Lycian Way, Phellos Ruins
The march back down the hillside towards the village of Cukuragag was stupid steep, with ankle-roller rocks. Once again, Grant and I had been making fun of the other bloggers who had complained about how rocky the trail was.  We were like, "what's the matter?  Never been hiking before?" Well, this is different.  It's just the right sized rocks that you can't step around them, but when you step on them, which is every step, it causes your ankles to roll.  You are constanly fighting to not fall down or break your legs all while going down a steep hill with a heavy pack.  Woo hoo Lycian Way.

We got down into the village of Cukugag, but nobody from the pansiyon came running out to invite us in.  Also, nobody talked to us.  It was a very different feel then from the other villages we went to.  The guidebook said there were no dolmus's there. Actually it says "There is no bus service to Kas." The Pansiyon didn't seem open, plus we didn't want to hike back uphill to find out for sure, and we desperately did not want to keep walking and find a place to camp.  We found a mother walking her kid home and asked about a dolmus to Kas, just to make sure.  She's like, of course there is one, but it may be awhile.  We waited and waited, watching the town dogs play, and the little boys running up and down the street.  We asked another person about the dolmus, and they assured us there would be one.  Finally, salvation.  A bus to Kas.  Once again, the guidebook was wrong.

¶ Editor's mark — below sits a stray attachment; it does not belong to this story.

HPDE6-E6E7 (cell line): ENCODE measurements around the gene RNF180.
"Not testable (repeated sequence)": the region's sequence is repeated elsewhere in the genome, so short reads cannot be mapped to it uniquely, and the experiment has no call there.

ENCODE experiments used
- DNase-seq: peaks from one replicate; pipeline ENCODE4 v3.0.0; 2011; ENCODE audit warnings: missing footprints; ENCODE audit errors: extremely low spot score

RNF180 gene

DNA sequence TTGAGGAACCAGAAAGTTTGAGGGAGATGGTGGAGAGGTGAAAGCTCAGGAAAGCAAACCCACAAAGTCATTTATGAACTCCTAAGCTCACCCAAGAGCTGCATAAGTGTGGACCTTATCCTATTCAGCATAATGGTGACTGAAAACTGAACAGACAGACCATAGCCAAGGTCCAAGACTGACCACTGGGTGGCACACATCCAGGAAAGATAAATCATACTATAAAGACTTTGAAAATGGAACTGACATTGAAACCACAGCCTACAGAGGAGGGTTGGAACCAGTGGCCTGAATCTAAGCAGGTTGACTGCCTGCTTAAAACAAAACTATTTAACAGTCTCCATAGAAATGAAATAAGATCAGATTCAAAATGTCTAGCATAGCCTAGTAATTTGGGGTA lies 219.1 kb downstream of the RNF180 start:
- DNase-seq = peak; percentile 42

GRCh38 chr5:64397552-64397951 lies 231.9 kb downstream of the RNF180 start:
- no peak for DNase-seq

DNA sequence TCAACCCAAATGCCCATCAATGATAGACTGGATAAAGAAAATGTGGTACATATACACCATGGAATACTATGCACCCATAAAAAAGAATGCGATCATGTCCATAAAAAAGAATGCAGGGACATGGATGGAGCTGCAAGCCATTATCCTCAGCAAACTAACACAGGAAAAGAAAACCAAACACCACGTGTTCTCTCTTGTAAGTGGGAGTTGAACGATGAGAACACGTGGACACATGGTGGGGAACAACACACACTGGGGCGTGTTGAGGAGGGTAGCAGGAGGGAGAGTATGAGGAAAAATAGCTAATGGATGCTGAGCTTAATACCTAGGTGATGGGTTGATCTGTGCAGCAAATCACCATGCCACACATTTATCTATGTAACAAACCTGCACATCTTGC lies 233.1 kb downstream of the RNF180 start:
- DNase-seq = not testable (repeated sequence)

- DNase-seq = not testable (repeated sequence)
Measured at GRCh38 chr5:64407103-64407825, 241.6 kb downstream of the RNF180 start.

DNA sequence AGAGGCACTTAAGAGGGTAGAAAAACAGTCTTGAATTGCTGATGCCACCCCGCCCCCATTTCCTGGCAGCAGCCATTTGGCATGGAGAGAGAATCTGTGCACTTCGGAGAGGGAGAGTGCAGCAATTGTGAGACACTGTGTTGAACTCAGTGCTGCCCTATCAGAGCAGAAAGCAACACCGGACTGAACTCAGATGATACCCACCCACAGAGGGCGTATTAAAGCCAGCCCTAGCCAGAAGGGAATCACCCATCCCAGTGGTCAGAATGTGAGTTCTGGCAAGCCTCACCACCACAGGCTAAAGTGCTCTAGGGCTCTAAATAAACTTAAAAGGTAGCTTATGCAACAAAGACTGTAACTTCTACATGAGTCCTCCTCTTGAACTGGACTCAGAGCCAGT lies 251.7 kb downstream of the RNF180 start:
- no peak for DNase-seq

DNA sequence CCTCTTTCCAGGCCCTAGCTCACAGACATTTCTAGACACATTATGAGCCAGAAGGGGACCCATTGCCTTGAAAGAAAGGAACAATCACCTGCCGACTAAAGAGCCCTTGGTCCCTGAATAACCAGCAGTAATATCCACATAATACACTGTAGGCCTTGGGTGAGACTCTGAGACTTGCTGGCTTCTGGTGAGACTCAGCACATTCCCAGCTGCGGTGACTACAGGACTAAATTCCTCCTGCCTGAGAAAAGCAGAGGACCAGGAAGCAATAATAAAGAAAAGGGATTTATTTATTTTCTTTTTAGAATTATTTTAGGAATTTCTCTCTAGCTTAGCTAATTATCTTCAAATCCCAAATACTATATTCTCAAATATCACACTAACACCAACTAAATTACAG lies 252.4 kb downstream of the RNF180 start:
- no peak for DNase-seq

The way down to Kas, a larger seaside city, was steep!!!  Very very steep.  By taking the bus and skipping section 13 of the guidebook, we basically saved our knees and a day of our lives.  Who knows if we missed something important, or dramatic, but I kind of don't think so, so highly advise everybody to skip it, and just get a dolmus.

Despite Kas being our salvation, it was also total culture shock. We were back on the Lonely Planet track in a tourist town. We trekked all over trying to find a pansiyon I wanted to stay at, settling in at a top-rated Lonely Planet spot, where I had a terrible time trying to get our laundry done. (pretty important chore when you only have two shirts, one pants, two underwear, two socks, etc...)

Arghh...Food, beer, sleep.

And the Map:

Tuesday, October 8, 2013

Lycian Way Day 11 - Seribelen through Gokceoren Camp at "Stepping Stones" - March 19, 2013

Saribelen/Sidek to Gokceoren, and on to Stepping Stones

As mentioned in yesterday's post, we woke up to a great breakfast with Kenan.  His wife was busy doing chores, like milking the cow, goats, feeding the chickens, etc...but eventually came in for tea and a little breakfast. In case you didn't read the previous post, they made/grew all this food themselves, i.e. the cheese, yogurt, olives, etc....The bread came from the industrial bakery there adult son works at.